The scientific goals of CCRSS were related to the fields mentioned earlier and issues such as the right to produce relevant social knowledge, the relevance of the unexpressed opinions of voiceless groups, acceptance of popular oral traditions as repositories of indigenous knowledge and cognitive forms associated with them, grass-root communication processes and cooperative research as a means of self-investigation through communication. The Centre has organised international seminars on topics like popular culture, power versus culture and communication, popular culture and cultural action, communication processes and tradition versus modernity. An account of these activities was published in 1996 by Jean Pacquement and Pierre Lachaier under the title "A propos et autour du séminaire 'Communication Processes and Social Transformation' (Pune, 8-13 January 1996)", in the Bulletin de l'Ecole Française d'Extrême Orient, Volume 83, pp. 336-346. Further information on the subject can be obtained on the CCRSS web-site (http://ccrss.ws) hosted by the Leiden University (IIAS).
In March 2004, Guy Poitevin played an active role in the organisation of a workshop of young researchers in the social sciences which brought together French research fellows preparing their doctoral theses on subjects related to the Indian subcontinent (Association des Jeunes Etudes Indiennes - AJEI).
Several projects undertaken by CCRSS and VCDA have received support from the Charles-Leopold Mayer Foundation for the Progress of Humankind (Fondation pour le Progrès de l'Homme - FPH). Guy Poitevin was the author, translator and co-ordinator of a number of books, the more notable among them being Ma vie d'intouchable (My Life as an Untouchable by Daya Pawar, La Découverte, 1990), Parole de femmes intouchables (Untouchable Women Speak Up by Shantabai and Baby Kamble, Côté-femmes, 1991), Femmes coolie en Inde - salariat, culture et survive en ville (Women Coolies in India - Wages, Culture and Survival in Cities by G. Poitevin and H. Rairkar, Syros-FPH, 1994). Very recently, he co-edited with Vibodh Parthasarathi the English version of a trilingual book on communication titled L'idiot du Village Mondial - les citoyens de la planète face à l'explosion de la communication (An Idiot in the Global Village - Citizens of Planet Earth Faced with the Communication Explosion) to be published in September 2004 in Europe (Editions Charles Léopold Mayer and Editions Luc Pire) and in Brazil (Editora Vozes) and in 2005 in India under the title "Communication Processes" (Sage India). He was also part of an exchange programme between India and China sponsored by FPH following which he received a Chinese and a Vietnamese delegation from 9 to 15 January 2004 with the aim of introducing them to rural and urban India.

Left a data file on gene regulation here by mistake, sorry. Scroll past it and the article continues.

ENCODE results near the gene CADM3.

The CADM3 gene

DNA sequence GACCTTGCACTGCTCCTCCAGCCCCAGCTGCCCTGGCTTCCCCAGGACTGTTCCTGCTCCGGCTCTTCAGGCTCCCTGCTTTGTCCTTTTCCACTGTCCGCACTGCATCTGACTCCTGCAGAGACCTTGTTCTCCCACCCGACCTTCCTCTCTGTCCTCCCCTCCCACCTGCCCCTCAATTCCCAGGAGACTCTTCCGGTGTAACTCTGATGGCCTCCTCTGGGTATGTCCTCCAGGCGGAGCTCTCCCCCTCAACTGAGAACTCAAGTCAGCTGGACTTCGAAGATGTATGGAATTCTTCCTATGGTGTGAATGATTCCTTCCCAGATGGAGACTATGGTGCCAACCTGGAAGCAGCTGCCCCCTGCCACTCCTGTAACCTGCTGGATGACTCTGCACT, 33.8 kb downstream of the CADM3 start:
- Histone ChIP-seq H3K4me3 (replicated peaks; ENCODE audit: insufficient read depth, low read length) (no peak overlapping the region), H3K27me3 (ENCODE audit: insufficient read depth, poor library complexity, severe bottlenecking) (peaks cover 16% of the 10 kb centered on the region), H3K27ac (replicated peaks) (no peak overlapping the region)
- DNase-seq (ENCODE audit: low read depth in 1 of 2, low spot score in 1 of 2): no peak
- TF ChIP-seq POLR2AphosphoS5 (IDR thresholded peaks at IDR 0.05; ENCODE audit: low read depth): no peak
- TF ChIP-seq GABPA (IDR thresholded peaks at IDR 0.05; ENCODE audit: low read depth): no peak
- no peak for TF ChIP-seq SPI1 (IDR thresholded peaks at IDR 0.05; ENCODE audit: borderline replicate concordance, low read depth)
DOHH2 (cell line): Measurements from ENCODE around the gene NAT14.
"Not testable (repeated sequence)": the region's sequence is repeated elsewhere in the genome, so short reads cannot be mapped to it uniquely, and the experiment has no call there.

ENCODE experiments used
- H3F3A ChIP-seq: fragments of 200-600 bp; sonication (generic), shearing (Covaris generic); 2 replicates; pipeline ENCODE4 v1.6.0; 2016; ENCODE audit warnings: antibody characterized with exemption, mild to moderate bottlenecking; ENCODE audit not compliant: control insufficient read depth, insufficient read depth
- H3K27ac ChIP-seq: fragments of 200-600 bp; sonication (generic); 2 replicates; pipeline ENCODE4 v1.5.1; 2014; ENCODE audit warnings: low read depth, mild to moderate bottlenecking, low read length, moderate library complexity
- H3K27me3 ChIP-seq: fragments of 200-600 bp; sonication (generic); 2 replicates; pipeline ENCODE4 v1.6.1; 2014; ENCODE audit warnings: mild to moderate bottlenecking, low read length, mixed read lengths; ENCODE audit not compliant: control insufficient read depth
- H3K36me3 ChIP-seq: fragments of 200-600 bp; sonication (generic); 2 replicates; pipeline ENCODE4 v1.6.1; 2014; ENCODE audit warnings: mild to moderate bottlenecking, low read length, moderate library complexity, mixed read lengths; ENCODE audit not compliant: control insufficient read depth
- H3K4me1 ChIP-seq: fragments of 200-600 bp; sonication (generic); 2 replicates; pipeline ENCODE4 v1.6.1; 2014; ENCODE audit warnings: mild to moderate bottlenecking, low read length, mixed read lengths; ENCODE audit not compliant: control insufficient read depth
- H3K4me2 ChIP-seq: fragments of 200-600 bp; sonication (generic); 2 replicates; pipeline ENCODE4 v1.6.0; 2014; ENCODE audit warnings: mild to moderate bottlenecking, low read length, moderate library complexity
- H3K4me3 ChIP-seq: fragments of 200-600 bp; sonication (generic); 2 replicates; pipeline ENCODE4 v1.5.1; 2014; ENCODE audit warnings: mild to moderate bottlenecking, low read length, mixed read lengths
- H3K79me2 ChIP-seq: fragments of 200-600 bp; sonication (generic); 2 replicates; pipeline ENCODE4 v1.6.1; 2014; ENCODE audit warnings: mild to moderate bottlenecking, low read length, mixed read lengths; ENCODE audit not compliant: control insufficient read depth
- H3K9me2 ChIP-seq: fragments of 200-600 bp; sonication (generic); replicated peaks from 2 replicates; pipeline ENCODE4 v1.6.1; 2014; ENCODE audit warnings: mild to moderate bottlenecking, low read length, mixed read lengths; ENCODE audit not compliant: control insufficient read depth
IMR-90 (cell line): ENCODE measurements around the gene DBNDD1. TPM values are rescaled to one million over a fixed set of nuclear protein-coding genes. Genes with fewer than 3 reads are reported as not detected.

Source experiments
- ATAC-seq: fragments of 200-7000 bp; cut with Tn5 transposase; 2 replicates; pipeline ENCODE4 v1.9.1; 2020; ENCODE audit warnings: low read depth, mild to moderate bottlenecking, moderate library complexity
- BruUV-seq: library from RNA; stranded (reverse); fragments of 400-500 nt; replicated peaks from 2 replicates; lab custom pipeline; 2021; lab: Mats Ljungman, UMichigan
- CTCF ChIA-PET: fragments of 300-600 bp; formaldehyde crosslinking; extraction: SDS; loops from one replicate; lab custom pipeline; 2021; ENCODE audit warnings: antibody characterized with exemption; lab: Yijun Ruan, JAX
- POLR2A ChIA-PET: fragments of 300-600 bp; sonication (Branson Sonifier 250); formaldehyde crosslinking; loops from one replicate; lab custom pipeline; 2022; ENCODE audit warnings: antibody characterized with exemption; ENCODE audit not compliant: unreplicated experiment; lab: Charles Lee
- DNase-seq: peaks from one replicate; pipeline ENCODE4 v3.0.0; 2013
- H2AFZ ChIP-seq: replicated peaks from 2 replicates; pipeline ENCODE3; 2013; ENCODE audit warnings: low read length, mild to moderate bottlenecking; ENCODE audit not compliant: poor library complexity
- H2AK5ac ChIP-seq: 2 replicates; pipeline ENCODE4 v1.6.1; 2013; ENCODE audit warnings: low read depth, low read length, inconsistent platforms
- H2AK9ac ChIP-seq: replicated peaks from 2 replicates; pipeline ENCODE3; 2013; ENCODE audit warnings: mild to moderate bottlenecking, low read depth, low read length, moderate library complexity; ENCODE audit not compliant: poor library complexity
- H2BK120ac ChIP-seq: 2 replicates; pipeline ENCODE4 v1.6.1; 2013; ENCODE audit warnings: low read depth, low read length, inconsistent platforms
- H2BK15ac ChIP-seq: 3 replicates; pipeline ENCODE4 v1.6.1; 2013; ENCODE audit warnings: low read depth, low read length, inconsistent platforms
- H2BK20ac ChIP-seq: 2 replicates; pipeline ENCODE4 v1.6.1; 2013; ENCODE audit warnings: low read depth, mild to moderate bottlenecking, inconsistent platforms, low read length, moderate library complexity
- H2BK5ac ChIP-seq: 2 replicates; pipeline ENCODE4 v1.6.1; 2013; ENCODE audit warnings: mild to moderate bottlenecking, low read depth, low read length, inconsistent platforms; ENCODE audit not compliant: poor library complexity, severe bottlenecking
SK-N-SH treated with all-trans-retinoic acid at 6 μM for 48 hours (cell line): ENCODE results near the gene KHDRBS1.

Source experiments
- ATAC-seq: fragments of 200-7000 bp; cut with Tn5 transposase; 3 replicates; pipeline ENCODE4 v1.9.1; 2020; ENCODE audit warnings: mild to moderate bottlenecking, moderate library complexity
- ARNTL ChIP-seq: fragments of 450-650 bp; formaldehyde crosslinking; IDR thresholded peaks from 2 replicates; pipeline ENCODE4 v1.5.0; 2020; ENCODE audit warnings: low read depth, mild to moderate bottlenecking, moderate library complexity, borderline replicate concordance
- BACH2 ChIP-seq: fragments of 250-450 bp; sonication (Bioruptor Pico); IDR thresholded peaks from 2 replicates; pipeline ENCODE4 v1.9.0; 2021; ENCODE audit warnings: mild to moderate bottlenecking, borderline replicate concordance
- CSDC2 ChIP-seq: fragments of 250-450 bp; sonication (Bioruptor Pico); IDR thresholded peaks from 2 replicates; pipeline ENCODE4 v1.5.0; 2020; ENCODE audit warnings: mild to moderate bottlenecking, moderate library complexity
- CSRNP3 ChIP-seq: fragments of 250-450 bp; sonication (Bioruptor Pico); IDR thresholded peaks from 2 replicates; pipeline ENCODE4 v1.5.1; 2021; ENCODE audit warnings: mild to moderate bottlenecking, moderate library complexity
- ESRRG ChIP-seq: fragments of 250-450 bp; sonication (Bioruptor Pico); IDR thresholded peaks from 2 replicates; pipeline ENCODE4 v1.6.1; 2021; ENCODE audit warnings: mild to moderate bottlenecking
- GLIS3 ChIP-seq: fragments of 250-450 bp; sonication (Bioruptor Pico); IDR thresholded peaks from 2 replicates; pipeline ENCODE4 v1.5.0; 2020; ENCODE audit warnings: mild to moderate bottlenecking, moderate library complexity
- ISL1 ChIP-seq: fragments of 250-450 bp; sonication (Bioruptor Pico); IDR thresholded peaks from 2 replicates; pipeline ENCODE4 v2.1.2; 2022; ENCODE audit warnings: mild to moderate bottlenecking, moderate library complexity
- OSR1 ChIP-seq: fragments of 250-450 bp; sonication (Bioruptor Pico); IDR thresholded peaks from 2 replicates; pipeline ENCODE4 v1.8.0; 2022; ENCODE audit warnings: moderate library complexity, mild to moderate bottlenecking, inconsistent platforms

Seminars on communication, culture and power organised in Pune and New Delhi with support from FPH and the Centre de Sciences Humaines, New Delhi, led to the publication of a book in three volumes (forthcoming) titled "Communication Processes" edited by Guy Poitevin jointly with Bernard Bel, Biswajit Das and Vibodh Parthasarathi.
Guy Poitevin passed away in Pune on 29 August 2004. He was admitted to hospital on his return from France at the end of July as he was suffering from extreme fatigue and encephalic pain. He had just given the finishing touches to the manuscript of his last book Le chant d'Ambedkar, mémoire de soi de paysannes intouchables (Ambedkar's Song - Social Memory of Untouchable Women Peasants).
Home page of the Centre for Cooperative Research in Social Sciences (CCRSS, Pune)